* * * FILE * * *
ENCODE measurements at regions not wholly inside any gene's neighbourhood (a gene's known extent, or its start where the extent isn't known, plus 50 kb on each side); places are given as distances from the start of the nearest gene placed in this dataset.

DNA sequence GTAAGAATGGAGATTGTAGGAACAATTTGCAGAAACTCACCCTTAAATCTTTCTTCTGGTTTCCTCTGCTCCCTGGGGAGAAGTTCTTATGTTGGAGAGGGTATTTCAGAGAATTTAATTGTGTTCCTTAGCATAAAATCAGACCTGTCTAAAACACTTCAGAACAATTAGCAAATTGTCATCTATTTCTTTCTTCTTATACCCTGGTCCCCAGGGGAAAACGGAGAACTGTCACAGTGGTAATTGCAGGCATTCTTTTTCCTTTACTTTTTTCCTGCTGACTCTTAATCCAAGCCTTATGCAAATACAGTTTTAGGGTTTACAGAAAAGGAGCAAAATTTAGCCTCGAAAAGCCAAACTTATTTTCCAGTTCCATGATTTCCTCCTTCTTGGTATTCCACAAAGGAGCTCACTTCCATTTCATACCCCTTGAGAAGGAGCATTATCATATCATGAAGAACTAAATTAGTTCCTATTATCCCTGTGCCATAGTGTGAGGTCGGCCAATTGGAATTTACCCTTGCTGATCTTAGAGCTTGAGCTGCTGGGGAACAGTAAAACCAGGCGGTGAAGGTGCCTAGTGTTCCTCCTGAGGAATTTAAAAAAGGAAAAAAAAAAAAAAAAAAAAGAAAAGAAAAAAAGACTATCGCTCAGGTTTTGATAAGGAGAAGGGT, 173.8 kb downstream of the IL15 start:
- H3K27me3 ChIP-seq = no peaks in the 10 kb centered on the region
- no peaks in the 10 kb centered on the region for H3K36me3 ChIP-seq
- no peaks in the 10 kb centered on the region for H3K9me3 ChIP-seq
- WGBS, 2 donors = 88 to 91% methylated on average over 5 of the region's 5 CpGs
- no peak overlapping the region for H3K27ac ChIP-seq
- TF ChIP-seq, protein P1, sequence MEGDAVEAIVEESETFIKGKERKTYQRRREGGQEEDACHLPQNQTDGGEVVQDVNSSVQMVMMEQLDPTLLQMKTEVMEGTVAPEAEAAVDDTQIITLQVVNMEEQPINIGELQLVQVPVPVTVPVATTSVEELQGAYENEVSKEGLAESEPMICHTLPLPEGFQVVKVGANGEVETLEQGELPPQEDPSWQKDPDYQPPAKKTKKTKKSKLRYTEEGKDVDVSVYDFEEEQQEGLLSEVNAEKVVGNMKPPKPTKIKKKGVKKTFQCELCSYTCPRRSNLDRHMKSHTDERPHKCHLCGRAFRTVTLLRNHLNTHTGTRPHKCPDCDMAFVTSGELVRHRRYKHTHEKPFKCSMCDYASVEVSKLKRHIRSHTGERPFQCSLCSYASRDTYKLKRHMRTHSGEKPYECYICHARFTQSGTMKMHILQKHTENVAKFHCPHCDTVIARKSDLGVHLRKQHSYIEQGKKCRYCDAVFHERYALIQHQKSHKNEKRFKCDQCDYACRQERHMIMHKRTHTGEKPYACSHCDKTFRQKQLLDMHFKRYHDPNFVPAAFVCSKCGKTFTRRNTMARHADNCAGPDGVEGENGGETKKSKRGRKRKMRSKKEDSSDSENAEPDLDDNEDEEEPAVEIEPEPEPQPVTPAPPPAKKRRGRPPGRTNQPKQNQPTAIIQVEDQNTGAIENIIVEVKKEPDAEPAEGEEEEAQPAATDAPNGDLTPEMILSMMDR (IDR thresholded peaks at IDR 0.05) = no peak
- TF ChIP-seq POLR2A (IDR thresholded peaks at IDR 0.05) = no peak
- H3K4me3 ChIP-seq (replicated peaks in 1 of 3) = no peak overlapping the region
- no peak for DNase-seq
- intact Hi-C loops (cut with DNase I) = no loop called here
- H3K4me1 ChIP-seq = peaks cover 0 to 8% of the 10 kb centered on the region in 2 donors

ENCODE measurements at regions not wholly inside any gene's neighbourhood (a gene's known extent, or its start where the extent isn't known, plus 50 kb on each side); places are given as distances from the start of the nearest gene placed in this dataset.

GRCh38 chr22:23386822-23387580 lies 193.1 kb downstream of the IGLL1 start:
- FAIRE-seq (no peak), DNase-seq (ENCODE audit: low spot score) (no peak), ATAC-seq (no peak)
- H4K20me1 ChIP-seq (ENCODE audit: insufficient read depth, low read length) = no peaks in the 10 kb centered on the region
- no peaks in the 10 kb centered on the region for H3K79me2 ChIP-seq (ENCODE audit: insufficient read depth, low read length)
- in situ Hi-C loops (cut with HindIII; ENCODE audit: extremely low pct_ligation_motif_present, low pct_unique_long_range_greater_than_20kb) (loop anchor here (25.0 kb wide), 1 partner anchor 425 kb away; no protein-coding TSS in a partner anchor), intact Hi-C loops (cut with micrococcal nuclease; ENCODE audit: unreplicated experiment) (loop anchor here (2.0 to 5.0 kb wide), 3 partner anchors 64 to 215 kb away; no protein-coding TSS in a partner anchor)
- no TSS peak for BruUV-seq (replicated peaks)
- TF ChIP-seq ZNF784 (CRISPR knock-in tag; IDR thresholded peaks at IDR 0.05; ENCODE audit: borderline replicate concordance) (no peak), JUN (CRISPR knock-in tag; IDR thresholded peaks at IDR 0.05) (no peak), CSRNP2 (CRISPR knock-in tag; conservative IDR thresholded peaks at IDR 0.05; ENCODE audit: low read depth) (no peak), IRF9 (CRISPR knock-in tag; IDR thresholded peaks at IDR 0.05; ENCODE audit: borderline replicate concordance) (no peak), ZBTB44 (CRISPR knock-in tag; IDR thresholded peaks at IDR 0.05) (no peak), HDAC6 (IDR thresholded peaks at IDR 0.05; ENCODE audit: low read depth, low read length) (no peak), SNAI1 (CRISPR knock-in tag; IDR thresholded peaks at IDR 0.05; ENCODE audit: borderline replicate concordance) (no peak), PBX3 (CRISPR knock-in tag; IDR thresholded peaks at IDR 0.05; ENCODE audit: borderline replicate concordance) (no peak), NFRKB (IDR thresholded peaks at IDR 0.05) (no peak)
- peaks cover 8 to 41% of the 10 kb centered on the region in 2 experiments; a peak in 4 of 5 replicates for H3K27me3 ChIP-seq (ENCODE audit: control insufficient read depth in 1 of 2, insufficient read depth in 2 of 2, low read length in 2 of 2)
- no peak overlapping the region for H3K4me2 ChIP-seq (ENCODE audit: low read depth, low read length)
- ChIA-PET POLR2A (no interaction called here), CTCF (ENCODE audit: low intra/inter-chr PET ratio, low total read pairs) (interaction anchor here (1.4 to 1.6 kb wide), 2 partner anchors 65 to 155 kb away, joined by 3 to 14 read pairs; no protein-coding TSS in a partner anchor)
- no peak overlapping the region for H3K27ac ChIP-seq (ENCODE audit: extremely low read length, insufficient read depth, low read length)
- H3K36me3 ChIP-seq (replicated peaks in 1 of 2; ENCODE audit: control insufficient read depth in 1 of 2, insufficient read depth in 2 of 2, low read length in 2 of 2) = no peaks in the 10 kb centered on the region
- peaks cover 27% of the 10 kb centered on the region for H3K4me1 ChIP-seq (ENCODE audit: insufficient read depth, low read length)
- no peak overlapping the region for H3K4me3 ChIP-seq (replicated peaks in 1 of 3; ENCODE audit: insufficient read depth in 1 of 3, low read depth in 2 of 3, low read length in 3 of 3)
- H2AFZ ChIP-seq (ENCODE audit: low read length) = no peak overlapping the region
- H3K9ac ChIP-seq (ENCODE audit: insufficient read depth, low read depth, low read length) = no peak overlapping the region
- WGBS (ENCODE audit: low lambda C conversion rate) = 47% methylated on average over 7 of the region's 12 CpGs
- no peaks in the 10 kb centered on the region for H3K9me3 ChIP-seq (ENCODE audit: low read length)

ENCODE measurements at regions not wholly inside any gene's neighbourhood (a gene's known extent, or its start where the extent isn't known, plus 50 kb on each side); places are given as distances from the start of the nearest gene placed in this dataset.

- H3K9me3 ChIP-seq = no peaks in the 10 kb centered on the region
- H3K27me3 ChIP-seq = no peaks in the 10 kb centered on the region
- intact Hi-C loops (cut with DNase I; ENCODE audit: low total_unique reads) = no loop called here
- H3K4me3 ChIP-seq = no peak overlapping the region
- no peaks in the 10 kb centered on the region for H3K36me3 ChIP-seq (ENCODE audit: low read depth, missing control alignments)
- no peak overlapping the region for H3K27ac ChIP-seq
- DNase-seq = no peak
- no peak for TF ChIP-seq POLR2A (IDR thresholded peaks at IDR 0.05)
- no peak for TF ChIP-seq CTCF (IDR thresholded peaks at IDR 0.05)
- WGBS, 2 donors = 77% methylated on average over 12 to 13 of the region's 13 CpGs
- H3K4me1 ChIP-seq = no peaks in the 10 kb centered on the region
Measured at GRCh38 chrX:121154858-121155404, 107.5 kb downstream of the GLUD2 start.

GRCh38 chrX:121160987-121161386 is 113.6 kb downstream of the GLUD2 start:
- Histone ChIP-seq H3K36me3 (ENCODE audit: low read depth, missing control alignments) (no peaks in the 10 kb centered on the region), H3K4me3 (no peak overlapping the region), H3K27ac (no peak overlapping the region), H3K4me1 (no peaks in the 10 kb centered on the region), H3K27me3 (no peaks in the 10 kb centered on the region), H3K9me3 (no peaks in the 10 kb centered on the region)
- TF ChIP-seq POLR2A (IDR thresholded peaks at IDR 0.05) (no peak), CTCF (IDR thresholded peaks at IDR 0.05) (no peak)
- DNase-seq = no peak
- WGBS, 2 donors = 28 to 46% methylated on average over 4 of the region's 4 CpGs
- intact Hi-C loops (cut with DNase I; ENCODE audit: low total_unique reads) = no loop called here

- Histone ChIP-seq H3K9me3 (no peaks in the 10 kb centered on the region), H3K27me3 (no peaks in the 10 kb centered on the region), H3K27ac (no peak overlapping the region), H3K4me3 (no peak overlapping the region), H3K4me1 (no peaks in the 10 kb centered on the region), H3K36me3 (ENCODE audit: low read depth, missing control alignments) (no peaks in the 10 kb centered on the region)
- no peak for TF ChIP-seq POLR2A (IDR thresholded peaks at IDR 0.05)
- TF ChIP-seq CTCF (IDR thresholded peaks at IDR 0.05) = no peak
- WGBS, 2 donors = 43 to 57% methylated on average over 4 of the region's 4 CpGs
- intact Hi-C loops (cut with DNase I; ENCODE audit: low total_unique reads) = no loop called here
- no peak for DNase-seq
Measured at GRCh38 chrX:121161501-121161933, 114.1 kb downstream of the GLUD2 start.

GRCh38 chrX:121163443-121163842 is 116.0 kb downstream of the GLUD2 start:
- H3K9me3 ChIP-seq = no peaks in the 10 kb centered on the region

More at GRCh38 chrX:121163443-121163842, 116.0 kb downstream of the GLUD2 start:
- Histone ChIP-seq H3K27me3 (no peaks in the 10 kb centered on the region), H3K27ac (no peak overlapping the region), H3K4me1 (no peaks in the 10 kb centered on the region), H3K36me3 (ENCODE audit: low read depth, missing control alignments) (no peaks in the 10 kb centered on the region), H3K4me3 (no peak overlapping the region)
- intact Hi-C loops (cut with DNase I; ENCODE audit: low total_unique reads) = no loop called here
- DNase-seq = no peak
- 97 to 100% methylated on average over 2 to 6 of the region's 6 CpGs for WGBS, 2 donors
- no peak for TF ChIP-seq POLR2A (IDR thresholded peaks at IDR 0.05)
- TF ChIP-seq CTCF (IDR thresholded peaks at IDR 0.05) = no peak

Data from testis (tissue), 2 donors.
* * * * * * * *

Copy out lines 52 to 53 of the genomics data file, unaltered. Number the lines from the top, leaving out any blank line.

- Histone ChIP-seq H3K9me3 (no peaks in the 10 kb centered on the region), H3K27me3 (no peaks in the 10 kb centered on the region), H3K27ac (no peak overlapping the region), H3K4me3 (no peak overlapping the region), H3K4me1 (no peaks in the 10 kb centered on the region), H3K36me3 (ENCODE audit: low read depth, missing control alignments) (no peaks in the 10 kb centered on the region)
- no peak for TF ChIP-seq POLR2A (IDR thresholded peaks at IDR 0.05)